This post was originally published on this siteIn Part 1 of creating volumes from Protection Group (PGroup) sources I discussed how to get a specific snapshot to use for ...
Today, the ever-changing digital economy requires market innovators to embrace new levels of technical agility in order to maintain a leadership position. Flash based storage is playing an increasingly important role for many prominent companies on this front. One of these companies is Shutterfly Inc., the leading manufacturer and retailer of high-quality personalized photo products and services.
I recently sat down with Amy Henley, senior director of Internet Operations at Shutterfly, to discuss how technologies like flash storage are having an impact.
Q. How is “digital business’” driving Shutterfly to evolve its IT infrastructure?
A. As our business has evolved over the years, we have gotten very comfortable with almost-constant change. We offer a wider range of products and services than we did just a few years ago. And transactions on portable devices are also an ever-growing part of the business. As a result, it is critical that our business be as agile as possible in order to take advantage of emerging opportunities so we’re able to stay one step ahead.
We are in the business of delighting customers with an experience they’ve come to expect from Shutterfly, while offering them a variety of new options. There is little to no margin for error to perform as expected and to demonstrate continued improvement. IT may function behind the scenes, but its impact on the customer experience, as well as our overall business agility, is evident every day.
Q. What was your IT environment like prior to implementing flash? Beyond application performance, what were the technical and business considerations that led to your evaluation of flash?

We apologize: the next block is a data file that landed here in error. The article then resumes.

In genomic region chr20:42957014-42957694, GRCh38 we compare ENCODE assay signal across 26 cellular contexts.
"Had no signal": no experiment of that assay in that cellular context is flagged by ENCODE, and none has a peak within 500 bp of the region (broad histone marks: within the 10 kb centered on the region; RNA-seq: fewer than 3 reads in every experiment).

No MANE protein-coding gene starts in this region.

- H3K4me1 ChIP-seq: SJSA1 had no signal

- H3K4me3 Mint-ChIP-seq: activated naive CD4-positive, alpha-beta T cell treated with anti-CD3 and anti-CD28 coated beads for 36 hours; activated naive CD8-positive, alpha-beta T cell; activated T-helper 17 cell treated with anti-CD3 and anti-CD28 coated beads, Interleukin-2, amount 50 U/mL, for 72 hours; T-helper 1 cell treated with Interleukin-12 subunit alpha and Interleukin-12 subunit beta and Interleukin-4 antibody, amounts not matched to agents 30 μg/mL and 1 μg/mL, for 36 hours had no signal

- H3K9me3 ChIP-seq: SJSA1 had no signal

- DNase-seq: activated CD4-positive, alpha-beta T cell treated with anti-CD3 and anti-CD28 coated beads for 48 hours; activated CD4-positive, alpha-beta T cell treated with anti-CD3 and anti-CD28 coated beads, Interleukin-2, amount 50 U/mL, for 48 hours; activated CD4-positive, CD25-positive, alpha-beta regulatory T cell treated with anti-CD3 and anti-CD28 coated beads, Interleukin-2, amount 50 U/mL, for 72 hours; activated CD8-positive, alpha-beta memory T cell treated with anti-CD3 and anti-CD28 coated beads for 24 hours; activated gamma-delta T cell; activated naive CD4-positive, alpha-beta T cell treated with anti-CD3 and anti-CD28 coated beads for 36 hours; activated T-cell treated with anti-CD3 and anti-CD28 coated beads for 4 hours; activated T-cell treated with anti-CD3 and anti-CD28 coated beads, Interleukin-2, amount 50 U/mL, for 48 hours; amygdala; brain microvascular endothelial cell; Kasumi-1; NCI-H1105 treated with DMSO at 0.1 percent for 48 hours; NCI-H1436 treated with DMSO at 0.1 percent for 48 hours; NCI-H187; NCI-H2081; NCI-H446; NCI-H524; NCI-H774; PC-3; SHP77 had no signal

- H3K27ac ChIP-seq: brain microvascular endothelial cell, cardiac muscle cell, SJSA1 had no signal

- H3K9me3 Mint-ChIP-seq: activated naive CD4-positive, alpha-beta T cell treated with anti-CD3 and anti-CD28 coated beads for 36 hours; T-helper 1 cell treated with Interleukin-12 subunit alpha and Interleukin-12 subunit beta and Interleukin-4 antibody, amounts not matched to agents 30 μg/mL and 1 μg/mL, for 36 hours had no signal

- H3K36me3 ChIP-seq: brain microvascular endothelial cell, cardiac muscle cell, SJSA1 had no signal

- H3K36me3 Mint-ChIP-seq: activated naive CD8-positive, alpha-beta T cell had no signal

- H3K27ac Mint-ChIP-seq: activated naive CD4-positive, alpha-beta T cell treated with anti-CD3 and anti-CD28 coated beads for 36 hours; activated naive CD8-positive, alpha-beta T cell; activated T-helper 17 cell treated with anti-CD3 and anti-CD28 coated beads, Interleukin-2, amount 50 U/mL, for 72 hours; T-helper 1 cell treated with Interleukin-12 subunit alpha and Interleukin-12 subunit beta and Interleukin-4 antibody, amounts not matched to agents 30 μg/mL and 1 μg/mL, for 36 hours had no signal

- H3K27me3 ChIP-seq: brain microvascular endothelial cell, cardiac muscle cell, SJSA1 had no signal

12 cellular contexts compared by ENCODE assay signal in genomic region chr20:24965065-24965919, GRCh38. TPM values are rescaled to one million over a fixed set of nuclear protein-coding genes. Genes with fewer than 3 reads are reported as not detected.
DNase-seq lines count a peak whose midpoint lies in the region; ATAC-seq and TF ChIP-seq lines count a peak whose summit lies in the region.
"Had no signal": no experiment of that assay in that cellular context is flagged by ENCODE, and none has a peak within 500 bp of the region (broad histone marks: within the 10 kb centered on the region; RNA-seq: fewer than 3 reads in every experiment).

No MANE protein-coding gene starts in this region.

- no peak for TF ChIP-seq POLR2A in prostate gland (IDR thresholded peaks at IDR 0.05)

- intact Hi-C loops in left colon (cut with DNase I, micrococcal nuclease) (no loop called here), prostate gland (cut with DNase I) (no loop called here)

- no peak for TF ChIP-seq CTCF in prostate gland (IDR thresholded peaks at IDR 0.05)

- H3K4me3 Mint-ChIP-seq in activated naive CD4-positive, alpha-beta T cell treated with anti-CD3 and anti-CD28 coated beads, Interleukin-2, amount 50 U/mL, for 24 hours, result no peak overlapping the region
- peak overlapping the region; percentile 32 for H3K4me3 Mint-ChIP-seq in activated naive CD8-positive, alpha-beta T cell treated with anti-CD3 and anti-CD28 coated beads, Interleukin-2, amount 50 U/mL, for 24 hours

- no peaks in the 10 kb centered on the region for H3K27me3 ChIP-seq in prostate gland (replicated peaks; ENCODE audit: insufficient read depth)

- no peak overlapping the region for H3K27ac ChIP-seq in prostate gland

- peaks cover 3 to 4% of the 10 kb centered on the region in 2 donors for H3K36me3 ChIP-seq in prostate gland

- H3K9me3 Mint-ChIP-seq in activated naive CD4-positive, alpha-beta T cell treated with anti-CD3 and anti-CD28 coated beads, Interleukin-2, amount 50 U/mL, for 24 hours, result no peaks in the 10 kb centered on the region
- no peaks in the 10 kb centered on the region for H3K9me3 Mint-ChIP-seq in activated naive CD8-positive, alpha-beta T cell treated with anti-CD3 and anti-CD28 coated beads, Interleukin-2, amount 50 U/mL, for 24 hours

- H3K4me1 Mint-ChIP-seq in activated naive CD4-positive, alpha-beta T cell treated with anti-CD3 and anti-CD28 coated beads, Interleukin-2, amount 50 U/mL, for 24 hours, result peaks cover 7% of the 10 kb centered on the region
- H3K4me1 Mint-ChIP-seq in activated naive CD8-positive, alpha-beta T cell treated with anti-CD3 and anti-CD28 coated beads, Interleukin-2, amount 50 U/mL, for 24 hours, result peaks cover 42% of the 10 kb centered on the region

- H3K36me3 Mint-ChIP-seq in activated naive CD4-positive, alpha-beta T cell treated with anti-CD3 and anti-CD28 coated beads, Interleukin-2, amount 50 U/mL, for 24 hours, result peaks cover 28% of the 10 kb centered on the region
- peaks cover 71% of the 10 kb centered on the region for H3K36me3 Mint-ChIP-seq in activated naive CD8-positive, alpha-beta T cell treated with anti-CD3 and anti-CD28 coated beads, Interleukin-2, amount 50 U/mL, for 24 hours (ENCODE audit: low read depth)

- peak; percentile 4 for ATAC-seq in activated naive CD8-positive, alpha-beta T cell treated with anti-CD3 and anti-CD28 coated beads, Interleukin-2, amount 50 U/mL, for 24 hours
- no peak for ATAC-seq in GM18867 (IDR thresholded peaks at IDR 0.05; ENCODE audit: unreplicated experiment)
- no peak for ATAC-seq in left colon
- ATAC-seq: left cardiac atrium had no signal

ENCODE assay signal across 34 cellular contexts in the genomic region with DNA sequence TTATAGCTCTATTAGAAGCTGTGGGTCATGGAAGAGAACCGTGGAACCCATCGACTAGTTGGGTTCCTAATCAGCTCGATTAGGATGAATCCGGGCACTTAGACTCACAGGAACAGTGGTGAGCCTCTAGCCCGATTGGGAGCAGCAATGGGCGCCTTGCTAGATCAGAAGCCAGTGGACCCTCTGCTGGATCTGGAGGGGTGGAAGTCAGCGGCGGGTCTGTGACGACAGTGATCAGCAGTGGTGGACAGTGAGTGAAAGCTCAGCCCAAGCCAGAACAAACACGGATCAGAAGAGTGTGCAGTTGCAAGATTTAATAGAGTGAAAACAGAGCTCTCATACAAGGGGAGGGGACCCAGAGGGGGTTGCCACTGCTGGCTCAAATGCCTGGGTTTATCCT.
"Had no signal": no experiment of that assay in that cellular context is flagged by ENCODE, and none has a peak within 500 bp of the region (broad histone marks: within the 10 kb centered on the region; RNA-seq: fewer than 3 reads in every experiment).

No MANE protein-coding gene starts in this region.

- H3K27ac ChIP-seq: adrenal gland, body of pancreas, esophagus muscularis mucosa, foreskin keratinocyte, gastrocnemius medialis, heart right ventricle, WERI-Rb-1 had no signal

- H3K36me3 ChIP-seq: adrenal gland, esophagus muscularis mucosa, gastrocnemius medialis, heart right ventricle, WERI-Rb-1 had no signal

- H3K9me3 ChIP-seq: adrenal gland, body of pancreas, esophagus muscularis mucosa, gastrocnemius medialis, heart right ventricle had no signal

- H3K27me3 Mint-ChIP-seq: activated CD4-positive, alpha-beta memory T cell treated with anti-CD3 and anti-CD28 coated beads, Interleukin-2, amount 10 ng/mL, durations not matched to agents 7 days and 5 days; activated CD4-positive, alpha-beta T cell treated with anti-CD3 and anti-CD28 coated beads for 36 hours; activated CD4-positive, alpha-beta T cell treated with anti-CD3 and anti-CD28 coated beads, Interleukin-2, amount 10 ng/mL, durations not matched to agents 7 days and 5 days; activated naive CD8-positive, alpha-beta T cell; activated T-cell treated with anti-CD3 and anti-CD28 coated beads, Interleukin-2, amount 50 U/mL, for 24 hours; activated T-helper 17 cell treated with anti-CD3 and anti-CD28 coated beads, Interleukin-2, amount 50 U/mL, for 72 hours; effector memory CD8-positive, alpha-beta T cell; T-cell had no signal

A. Our number-one objective always is to deliver a world-class experience for our customers. We want the site to perform as designed every day for every customer. As our business was beginning to expand, we needed technology that would accelerate our growth. As a result, one of the first areas we took a good hard look at retrofitting was our storage. We questioned whether the mechanical disk storage we were using would ultimately end up limiting our potential or subjecting customers to unacceptable delays as demand grew – bottlenecking our ability to enhance our own customer experience. We knew we needed storage that would meet our performance requirements for the long term and wanted to leverage whatever was new in the storage world. So, we looked at all sorts of options, including flash.
Q. What were the most important business initiatives you addressed by adopting flash? What metrics were you trying to achieve?
A. Our business is “spikey.” The level of activity on our site can go through the roof at any given time. Without a reliable storage system to support these spikes, we’d risk disappointing customers, turning them away, which could manifest itself as a hit to our bottom line. We were looking for new innovation to introduce into our storage environment in order to reinvigorate performance and to prepare for future growth. Several things were also happening at about the same time. We were planning a move to a new data center; we were preparing to introduce new services and products; and we were seeing growth in both the number of customers and the volume of photos they were uploading. We were interested to see whether all-flash storage could offer benefits on all of these fronts and turns out– it could.